affected communities. The rise of the Gay Men’s Health Crisis and other community-based organizations across the country, along with establishment of local and national activist and advocacy organizations, including the AIDS Coalition to Unleash Power, the National Association of People with AIDS, NMAC (formerly the National Minority AIDS Council), the Latino Commission on AIDS, the Black AIDS Institute, and the Treatment Action Group in the 1980s and 1990s, books and dramatic works, such as And the Band Played On (book and movie), The Normal Heart and Angels in America (plays), Philadelphia (movie), and celebrity disclosure of HIV infection (e.g., Rock Hudson, Liberace, Arthur Ashe, Magic Johnson, Greg Louganis, Freddie Mercury, and Charlie Sheen) inspired massive commitments to treating and preventing HIV. The late Surgeon General C. Everett Koop’s “Understanding AIDS” mailing to all U.S. households by CDC in 1986 acknowledged HIV as a major public health problem and urged Americans to seek testing (Koop, 1986). This was a remarkable moment: the Surgeon General with CDC, independent of the White House, acknowledged an STI, urged all Americans to get tested, and advocated for healthier sexual behaviors to the entire U.S. population.
Effective advocacy ultimately led to resources for HIV treatment and infection at a level that has been unavailable for STIs and many other infectious diseases. In 1990, the Ryan White Comprehensive AIDS Resources Emergency Act was enacted, named for a courageous young boy with hemophilia who died from HIV and whose family was ostracized; his family were tireless in their search to access government resources and showed understanding and compassion for people with HIV. This critical and remarkably successful legislation was the first attempt to mount a nationwide response to the care and treatment needs of people with HIV by expanding funding for high-prevalence cities and metropolitan areas and providing funding to states and HIV primary care clinics in areas with lower prevalence, which has allowed for high-quality care for more than half of the people living with HIV in the United States.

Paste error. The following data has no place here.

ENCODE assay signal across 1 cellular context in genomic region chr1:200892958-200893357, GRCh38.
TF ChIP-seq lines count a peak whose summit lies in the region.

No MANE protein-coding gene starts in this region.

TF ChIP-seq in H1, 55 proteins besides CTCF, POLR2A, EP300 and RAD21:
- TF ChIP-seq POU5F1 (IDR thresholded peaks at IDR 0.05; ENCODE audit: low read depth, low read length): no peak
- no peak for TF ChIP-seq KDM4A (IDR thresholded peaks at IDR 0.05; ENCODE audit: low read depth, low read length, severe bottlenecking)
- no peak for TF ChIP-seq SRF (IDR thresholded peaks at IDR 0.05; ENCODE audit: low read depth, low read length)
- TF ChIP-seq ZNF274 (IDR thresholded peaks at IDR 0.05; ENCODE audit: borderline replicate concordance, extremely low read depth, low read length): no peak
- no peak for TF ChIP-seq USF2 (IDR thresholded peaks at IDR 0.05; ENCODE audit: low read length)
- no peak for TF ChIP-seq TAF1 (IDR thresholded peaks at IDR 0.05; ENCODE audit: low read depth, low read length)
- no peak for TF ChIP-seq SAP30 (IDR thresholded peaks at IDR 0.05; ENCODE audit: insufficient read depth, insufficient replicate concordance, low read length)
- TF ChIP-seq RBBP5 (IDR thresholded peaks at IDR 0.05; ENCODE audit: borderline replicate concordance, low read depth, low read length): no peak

In 2003, President Bush developed the President’s Emergency Plan for AIDS Relief with broad bipartisan support, providing resources to address global HIV prevention and treatment. These substantial funding commitments, nationally and globally, resulted in advances in diagnostics and therapies that fundamentally shifted outcomes, notably in Africa.
Moreover, the rise in the number of persons living with HIV or AIDS that accompanied breakthroughs in treatment has sustained a level of advocacy and attention to HIV that is perhaps unparalleled relative to other health conditions, at least before the COVID-19 pandemic. Public health messaging centers on positive messages from diverse individuals
living with HIV, including celebrities and prominent people from all walks of life and HIV-negative allies among civic leaders, faith leaders, elected officials, athletes, and celebrities.
These observations need to be compared with historical efforts at STI control; classical STIs have simply never received the same funding or national awareness. There has been no parallel movement or awareness, with rare literary exceptions like the 1882 Henrik Ibsen play Ghosts (shocking and reviled at the time of its release) and the little-known 1993 play In the Clap Shack by well-known novelist William Styron. While an Internet search will find many celebrities diagnosed with HSV-2, chlamydia, gonorrhea, syphilis, and other STIs, none speak out in advocacy for prevention and control as is seen for HIV. Advocacy organizations exist2 but are not anywhere near as successful in defining STIs as an important cause worthy of public attention as HIV community-based and policy-oriented groups have been. In fact, comedy routines discussing STIs may actually have an opposing effect: leading people to be less concerned about STI severity and prevention. For example, Saturday Night Live’s Weekend Update on October 12, 2019, parodied that STIs have a relatively low negative impact on quality of life compared to other infectious diseases, such as influenza (SNL, 2019). Although such content is designed for entertainment, trivializing the harms of STIs likely also influences viewers’ attitudes/beliefs and behaviors. The STI epidemic’s growth reflects many social, biological, and behavioral forces; limited resources for public awareness and risk reduction education, and limited investments in surveillance, screening, and treatment, also contribute to STI spread.